November 13, 2006

New technology seen as core process in SaskPower's clean coal project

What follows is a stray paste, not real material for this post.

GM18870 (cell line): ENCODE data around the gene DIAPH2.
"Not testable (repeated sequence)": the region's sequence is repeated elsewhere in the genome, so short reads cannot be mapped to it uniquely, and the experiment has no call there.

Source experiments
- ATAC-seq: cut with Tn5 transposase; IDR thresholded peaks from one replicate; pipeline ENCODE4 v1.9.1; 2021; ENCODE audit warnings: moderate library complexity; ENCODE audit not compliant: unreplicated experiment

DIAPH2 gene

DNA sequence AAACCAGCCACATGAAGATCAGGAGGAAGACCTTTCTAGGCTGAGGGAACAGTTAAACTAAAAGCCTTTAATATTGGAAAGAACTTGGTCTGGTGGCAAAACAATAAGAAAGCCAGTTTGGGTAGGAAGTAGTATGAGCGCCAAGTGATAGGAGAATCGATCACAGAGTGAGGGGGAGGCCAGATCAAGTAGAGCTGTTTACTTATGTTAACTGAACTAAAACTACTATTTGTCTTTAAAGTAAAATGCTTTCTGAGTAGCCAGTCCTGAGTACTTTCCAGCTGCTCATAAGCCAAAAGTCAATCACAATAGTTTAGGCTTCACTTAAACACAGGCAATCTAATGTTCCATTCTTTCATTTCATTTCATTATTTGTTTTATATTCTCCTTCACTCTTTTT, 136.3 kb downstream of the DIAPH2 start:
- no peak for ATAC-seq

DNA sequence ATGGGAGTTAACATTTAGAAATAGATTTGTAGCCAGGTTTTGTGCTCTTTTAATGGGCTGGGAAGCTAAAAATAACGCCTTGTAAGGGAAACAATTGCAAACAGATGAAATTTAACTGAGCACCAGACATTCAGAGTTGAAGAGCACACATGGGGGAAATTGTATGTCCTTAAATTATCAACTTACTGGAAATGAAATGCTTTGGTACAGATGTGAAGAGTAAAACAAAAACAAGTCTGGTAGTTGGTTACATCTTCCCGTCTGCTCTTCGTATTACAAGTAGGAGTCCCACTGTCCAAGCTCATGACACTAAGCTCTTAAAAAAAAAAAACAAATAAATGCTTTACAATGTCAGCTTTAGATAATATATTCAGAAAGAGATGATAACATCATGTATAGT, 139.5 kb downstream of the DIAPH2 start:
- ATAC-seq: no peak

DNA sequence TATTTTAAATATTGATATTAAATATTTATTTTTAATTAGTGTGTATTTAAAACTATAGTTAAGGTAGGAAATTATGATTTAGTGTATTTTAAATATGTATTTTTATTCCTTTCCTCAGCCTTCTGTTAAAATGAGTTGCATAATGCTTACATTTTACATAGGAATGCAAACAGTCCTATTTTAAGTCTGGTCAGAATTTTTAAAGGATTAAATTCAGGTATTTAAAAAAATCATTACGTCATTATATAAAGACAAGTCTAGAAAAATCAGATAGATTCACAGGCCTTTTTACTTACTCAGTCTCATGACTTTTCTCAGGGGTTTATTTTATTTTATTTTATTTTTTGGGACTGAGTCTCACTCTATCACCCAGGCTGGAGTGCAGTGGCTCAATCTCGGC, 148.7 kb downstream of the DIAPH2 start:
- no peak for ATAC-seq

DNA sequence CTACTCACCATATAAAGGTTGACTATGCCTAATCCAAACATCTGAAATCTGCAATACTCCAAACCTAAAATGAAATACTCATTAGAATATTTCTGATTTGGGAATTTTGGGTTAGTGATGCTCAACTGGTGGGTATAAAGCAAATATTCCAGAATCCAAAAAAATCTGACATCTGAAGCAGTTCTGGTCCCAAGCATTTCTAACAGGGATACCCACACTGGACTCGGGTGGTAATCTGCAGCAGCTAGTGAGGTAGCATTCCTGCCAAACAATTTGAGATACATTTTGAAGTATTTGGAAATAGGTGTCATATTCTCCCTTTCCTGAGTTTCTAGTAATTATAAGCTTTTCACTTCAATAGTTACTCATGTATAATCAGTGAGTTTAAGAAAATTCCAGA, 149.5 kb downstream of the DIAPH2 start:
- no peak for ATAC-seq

REGINA, SASK-SaskPower, Babcock & Wilcox Canada (B&W) and Air Liquide have agreed to jointly develop carbon dioxide (CO2) separation technology as the core process for SaskPower's clean coal project. The technology, called Oxyfuel, nearly eliminates emissions of combustion by-products, including greenhouse gas (GHG) emissions. SaskPower is currently examining the feasibility of designing and implementing a 300-megawatt (MW) clean coal plant that would capture about 8,000 tonnes of CO2 a day. The CO2 would be sequestered in deep saline aquifers deep underground or sold to oil companies for use in enhanced oil recovery. "This may be the world's first near-zero-emissions pulverized coal unit," said John Nilson, Minister responsible for SaskPower, adding that the facility "would help meet emerging regulatory requirements while adding much-needed baseload generating capacity while effectively using our 300-year supply of low-cost lignite coal." The Oxyfuel technology works by removing nitrogen from all of the combustion air in order to operate the boiler in the absence of nitrogen. As a result, gases leaving the boiler are relatively easy to purify, compress and deliver for enhanced oil recovery with ultimate geological sequestration. The technology nearly eliminates emissions of combustion by-products, including GHG emissions. The latest agreement builds upon previously-announced agreements between SaskPower and B&W (a design supply partnership for the facility boiler) and Marubeni Canada and Hitachi for the turbine generator set. The boiler and turbine are considered the basic building blocks for a thermal generating station. Also assisting SaskPower in the design of the unit is the Regina engineering company Neill and Gunter. More information is available from Larry Christie at SaskPower, 306/566-3167.

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